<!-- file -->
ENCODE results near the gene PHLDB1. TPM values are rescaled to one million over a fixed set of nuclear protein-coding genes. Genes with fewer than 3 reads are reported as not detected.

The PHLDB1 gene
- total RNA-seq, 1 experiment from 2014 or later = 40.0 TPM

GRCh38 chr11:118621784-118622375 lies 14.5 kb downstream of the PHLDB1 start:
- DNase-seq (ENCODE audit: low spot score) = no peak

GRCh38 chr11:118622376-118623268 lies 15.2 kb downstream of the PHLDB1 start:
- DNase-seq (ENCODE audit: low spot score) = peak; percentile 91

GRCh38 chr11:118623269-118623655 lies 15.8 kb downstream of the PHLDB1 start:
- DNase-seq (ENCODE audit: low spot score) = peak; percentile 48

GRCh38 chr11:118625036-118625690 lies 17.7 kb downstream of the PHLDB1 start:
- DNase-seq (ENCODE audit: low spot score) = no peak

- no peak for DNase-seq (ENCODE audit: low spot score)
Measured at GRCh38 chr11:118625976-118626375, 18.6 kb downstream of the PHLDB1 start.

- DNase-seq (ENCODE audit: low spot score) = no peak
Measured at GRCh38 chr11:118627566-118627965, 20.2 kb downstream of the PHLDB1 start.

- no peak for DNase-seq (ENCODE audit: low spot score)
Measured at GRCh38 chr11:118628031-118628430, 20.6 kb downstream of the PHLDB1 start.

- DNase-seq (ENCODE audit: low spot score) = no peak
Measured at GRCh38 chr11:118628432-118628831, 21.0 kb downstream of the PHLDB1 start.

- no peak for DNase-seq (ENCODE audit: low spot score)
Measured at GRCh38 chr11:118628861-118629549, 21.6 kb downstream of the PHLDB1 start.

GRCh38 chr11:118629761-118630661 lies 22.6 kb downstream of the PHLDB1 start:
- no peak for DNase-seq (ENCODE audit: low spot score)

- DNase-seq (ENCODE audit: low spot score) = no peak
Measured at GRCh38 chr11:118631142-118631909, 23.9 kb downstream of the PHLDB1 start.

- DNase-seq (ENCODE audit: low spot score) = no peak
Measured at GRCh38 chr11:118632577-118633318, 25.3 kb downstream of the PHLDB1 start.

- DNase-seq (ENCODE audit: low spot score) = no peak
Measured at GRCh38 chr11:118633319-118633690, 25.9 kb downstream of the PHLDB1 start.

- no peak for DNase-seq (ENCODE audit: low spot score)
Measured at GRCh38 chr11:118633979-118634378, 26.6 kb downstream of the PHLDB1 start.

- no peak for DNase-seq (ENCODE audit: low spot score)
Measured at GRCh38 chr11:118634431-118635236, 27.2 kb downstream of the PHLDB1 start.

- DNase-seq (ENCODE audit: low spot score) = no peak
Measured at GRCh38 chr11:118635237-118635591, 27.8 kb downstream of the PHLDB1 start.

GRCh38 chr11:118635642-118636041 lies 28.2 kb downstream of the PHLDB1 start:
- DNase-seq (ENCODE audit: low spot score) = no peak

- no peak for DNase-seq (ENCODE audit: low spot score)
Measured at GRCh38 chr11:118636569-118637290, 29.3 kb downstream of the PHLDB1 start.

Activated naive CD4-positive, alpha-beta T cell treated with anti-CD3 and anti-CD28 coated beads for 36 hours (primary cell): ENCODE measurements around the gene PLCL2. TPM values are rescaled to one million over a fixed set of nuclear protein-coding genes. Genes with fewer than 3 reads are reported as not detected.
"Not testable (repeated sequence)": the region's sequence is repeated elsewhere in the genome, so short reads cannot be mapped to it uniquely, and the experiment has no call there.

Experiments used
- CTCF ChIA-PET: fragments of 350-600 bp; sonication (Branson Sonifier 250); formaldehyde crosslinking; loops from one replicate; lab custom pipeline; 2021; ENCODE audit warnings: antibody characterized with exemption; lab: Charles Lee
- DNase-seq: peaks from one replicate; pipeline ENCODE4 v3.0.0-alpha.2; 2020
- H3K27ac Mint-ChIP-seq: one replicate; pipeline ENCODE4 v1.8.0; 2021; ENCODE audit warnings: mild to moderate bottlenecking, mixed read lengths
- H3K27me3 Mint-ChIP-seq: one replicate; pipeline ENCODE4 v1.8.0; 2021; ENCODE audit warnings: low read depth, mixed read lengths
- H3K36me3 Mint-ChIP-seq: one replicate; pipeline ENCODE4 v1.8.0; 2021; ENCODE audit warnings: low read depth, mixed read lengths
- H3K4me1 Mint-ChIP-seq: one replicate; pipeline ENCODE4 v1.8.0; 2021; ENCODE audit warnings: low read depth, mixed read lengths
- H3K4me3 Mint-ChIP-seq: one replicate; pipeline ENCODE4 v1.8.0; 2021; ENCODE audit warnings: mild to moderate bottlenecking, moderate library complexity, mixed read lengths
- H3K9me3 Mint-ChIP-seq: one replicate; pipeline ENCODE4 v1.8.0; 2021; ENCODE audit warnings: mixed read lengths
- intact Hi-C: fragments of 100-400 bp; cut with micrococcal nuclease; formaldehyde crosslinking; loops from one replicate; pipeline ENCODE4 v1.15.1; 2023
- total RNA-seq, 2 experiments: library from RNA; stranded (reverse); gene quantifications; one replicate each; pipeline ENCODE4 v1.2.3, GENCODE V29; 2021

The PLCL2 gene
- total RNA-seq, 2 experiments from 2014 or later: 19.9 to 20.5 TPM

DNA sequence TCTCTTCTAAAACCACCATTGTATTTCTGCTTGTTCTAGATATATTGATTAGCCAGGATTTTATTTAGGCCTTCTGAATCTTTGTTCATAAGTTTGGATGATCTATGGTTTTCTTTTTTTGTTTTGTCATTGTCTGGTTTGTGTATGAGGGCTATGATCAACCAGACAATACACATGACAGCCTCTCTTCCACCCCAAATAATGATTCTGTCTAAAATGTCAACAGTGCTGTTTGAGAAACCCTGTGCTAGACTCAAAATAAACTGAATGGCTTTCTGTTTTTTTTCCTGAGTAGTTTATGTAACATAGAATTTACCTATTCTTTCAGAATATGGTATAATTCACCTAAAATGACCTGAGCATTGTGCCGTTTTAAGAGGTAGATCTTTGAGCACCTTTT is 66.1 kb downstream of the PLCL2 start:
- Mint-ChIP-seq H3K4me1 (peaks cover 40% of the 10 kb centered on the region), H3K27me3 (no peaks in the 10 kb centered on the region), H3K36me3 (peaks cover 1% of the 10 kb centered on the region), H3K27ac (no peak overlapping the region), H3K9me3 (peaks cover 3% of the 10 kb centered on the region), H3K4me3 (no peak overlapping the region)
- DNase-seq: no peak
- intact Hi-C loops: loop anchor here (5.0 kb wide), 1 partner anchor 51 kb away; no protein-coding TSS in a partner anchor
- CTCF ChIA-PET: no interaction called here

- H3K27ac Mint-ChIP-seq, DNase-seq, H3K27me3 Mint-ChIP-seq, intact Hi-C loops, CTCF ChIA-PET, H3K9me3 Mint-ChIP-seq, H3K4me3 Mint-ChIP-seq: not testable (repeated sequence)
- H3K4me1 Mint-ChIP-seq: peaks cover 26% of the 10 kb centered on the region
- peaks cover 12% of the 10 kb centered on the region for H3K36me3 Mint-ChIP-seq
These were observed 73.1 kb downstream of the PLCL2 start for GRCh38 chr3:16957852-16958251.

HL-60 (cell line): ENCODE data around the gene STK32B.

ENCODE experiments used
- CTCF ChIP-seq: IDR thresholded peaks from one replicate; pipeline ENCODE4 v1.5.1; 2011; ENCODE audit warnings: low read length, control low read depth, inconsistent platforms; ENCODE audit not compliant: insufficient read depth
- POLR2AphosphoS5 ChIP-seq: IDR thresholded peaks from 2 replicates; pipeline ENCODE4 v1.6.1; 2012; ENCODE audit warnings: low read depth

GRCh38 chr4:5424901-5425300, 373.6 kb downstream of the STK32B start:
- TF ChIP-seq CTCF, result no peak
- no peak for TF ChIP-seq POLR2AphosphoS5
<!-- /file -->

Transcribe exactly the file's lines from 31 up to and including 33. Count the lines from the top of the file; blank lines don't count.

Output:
Measured at GRCh38 chr11:118633979-118634378, 26.6 kb downstream of the PHLDB1 start.

- no peak for DNase-seq (ENCODE audit: low spot score)
Measured at GRCh38 chr11:118634431-118635236, 27.2 kb downstream of the PHLDB1 start.